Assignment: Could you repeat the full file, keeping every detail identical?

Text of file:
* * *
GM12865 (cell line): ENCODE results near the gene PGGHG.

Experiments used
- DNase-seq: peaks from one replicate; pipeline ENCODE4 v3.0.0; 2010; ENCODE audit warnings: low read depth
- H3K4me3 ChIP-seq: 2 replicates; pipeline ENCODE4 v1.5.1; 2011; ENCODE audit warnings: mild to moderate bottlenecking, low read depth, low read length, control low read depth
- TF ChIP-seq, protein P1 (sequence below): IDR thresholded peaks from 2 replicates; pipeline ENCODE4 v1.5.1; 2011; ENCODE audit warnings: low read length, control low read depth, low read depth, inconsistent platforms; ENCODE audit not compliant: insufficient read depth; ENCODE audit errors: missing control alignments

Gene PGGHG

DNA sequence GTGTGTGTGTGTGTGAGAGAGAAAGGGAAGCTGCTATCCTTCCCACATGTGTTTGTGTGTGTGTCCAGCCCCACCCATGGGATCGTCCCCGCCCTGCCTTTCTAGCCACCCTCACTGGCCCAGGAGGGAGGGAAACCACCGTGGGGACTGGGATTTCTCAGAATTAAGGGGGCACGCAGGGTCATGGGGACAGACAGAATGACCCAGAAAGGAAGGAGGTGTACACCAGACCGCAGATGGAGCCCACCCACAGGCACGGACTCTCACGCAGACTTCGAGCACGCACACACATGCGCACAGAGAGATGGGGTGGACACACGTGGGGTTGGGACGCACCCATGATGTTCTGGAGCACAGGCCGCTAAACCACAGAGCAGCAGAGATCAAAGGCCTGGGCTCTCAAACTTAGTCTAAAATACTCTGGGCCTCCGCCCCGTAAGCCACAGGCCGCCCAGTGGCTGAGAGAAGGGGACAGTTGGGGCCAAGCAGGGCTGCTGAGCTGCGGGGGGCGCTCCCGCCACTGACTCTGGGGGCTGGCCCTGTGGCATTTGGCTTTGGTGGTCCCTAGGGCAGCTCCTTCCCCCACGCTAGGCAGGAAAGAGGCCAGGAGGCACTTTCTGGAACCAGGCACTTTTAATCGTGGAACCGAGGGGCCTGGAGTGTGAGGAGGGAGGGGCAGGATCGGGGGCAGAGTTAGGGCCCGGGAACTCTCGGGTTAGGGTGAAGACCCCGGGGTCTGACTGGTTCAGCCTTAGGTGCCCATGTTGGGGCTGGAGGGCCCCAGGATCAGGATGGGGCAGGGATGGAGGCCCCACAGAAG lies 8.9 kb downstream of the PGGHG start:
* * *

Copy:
GM12865 (cell line): ENCODE results near the gene PGGHG.

Experiments used
- DNase-seq: peaks from one replicate; pipeline ENCODE4 v3.0.0; 2010; ENCODE audit warnings: low read depth
- H3K4me3 ChIP-seq: 2 replicates; pipeline ENCODE4 v1.5.1; 2011; ENCODE audit warnings: mild to moderate bottlenecking, low read depth, low read length, control low read depth
- TF ChIP-seq, protein P1 (sequence below): IDR thresholded peaks from 2 replicates; pipeline ENCODE4 v1.5.1; 2011; ENCODE audit warnings: low read length, control low read depth, low read depth, inconsistent platforms; ENCODE audit not compliant: insufficient read depth; ENCODE audit errors: missing control alignments

Gene PGGHG

DNA sequence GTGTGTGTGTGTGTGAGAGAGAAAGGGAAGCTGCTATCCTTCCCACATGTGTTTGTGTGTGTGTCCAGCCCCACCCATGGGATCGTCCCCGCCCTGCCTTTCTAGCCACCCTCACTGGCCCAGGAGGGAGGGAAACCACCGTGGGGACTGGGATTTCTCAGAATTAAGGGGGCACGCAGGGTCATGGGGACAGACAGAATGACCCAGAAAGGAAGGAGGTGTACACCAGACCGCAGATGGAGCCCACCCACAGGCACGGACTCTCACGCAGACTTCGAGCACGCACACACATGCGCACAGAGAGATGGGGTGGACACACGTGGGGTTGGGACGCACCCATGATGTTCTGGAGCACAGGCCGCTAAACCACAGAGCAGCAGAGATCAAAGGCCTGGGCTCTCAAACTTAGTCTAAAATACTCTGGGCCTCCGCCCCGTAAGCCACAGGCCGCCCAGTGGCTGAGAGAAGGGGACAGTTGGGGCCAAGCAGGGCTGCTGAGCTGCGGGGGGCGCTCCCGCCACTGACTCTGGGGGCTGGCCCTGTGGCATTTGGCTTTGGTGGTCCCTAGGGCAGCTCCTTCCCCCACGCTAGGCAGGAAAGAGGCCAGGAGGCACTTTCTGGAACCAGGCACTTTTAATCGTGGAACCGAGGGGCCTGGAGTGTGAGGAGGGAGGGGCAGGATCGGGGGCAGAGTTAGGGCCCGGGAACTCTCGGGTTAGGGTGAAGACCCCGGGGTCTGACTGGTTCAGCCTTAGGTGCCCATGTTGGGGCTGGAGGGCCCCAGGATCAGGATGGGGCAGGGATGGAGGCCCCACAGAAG lies 8.9 kb downstream of the PGGHG start: